Improved Reading Experience? No.
By Bryan Larrick on June 18, 2012 2:44 PM
Last week, Amazon updated it's Kindle app for iOS. For the iPad, the new update is a case study in poor design. From the update blurb in the app store:
Improved reading experience on iPad: Smaller margins and a cleaner look help you focus on the author's words.
When I first saw this in the blurb, I was immediately suspicious. It's hard to overstate the importance of healthy margins and whitespace in good design. Generally, it's also one of the earlier casualties when good design meets project managers and clients who aren't designers. But I updated the app anyway. Upon opening, I saw what had been a decent treatment of margins had been destroyed by the redesign:
The image on the left is a screen capture from an iPad without the update installed (I'm a developer, I have more than one iPad. How first world of me.). The image on the right is with the update installed.
The smaller margins do indeed help a user focus on the words. In fact, that's all a user can focus on. What Amazon has done is create a solid mass of text that has no breathing room. It's claustrophobic. It's stressed. It's like standing three feet in front of a brick wall and pretending you're appreciating the architecture of a building.
The words are the most important aspect of a book. That's intuitive. But, presentation is very important. Having ample margins helps the eye flow over the text and makes it easier to move from one line to the next while reading. Making the margins smaller in the app hinders the ease with which the eye can move over the page, making the book harder to read, not easier. Also, it's just ugly.
There is also a usability gap that was created with the update. Previously, the app's toolbar overlays would not interfere with the text on the page. Some people like to read with the toolbar visible. I'm not among them, but I respect that. After the update, keeping the toolbar visible is no longer a workable option:
Also, the new toolbar design has none of the nuance of the previous version. It's black, bold, and in a user's face. Even if it didn't cover up text, the look and feel of the new toolbar is a downgrade.
The Kindle app in the iPad has been a conundrum ever since I began to use the device, simply because the presentation has always been suspect. The options for reading have been limited in ways I could never understand. First, there is only one font. This is an inexplicable omission. Currently, there are over fifty font families on the iPad. Limiting the user to only one makes little sense. In apps where content is coming from a single source, one font does make sense. The New York Times app has only one body font they use in their articles, but that font is part of their brand identity. Not only that, The Times is the source for the vast majority of the content they feature. But with Kindle, most, if not all, content has been created by other sources. Just like you would never expect every book one buys from a brick and mortar store to have the same font, no user should expect that limitation to exist on their digital devices.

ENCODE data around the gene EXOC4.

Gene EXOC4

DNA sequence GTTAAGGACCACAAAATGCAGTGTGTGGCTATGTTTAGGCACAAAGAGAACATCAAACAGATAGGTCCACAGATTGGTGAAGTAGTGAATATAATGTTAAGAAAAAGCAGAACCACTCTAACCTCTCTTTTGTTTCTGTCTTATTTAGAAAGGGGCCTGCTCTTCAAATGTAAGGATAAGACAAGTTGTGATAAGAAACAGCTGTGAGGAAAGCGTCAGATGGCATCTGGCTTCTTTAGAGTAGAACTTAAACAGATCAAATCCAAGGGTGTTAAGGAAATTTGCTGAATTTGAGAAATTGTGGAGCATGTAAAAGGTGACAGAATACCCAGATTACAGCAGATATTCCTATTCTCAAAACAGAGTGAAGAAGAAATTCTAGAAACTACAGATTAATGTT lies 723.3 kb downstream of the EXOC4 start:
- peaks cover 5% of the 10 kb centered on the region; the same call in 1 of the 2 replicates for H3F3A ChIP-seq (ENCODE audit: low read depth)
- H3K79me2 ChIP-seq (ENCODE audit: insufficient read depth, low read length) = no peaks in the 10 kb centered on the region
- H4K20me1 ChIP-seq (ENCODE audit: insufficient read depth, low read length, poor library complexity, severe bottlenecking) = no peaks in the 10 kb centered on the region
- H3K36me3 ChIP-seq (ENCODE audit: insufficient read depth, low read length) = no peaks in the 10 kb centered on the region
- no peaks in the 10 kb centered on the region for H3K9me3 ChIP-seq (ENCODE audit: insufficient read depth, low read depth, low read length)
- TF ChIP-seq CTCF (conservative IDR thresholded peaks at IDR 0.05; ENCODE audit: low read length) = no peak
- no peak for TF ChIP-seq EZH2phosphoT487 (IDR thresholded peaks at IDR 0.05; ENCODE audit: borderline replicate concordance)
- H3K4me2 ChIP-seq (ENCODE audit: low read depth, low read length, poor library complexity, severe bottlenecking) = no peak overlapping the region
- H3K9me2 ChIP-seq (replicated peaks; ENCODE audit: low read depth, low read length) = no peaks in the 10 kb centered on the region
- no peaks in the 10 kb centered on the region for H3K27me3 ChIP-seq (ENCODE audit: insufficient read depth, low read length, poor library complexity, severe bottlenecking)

Secondly are the options for font size. In the Kindle app, there are six font sizes available, from laughably small to big enough for my grandmother to read without her glasses, with little variation in between. The above screen captures are using font size number 3. Here is a side by side comparison of font size 2 and 3:
The difference between the two sizes is quite large. A little more variation would be welcome.
As it happens, there is no reason for Amazon to have a clunky, poorly designed reader app on the iPad. The first reader I ever installed on my iPad was Stanza, a free app originally developed by Lexcycle, a company subsequently purchased by Amazon in 2009. Stanza's interface while reading is beautifully designed. The margins are good, the themes on the page are more varied, a user can choose any of the font families installed on the iPad, and the distance between font sizes is much more flexible:
Stanza provides a much more pleasant reading experience compared to the Kindle app. But, Amazon has chosen to kill Stanza, releasing a single update for the initial release of iOS 5 with no more forthcoming. Amazon has the means to make a reader app with good design. They have chosen not to.
It's still early in the digital reader game. Publishers and typesetters have been working on design for centuries, while the Kindle has only been around for five years. Apart from design, there are problems with formatting and editing that still need to be improved to make readers better than a printed book. Right now, readers win on convenience, and not much else. Going backwards isn't helping.